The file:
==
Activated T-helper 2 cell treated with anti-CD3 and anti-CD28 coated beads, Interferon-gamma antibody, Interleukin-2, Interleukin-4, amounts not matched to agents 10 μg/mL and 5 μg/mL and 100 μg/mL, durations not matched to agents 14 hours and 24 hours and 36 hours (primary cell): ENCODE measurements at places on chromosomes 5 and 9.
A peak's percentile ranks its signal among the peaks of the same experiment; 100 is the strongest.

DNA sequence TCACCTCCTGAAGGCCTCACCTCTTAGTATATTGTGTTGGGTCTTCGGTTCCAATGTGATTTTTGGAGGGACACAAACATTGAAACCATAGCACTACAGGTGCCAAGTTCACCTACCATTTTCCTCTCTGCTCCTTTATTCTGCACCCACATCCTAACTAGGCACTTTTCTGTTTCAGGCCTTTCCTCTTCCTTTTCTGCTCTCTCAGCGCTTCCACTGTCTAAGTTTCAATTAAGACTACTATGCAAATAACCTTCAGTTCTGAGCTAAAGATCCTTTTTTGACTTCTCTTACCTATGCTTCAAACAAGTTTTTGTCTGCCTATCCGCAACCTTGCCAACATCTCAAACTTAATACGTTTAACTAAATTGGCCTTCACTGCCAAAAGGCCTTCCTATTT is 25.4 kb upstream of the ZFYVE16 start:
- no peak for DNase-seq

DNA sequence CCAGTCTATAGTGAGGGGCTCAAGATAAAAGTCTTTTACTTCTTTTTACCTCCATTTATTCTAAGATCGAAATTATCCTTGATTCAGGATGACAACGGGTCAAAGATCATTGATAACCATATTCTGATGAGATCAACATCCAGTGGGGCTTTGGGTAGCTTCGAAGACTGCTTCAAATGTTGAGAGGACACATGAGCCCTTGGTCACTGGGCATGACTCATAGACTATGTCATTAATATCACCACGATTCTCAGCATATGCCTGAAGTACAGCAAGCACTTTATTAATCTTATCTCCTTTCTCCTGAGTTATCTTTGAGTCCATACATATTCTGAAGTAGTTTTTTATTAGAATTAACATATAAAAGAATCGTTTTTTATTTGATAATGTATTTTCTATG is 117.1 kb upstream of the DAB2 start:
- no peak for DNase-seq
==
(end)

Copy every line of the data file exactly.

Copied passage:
Activated T-helper 2 cell treated with anti-CD3 and anti-CD28 coated beads, Interferon-gamma antibody, Interleukin-2, Interleukin-4, amounts not matched to agents 10 μg/mL and 5 μg/mL and 100 μg/mL, durations not matched to agents 14 hours and 24 hours and 36 hours (primary cell): ENCODE measurements at places on chromosomes 5 and 9.
A peak's percentile ranks its signal among the peaks of the same experiment; 100 is the strongest.

DNA sequence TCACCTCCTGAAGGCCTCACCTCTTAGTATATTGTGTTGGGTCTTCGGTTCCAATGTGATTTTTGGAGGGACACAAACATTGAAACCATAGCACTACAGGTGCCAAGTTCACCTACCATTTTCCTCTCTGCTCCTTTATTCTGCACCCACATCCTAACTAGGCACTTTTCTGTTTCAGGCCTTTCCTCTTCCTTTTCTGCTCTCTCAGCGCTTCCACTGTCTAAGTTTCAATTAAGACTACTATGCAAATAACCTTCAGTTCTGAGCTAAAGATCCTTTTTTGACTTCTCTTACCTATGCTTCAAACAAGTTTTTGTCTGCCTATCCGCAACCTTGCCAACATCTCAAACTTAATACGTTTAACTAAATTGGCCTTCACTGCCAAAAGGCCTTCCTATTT is 25.4 kb upstream of the ZFYVE16 start:
- no peak for DNase-seq

DNA sequence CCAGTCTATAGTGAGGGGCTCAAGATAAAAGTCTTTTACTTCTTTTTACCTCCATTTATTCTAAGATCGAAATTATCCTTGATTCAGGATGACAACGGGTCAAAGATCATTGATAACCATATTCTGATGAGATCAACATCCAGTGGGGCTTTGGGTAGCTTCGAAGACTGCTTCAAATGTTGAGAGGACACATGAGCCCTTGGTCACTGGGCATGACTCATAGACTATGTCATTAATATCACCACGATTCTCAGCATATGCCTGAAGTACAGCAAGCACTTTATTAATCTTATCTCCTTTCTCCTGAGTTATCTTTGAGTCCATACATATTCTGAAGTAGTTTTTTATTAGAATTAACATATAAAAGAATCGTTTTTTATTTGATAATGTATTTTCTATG is 117.1 kb upstream of the DAB2 start:
- no peak for DNase-seq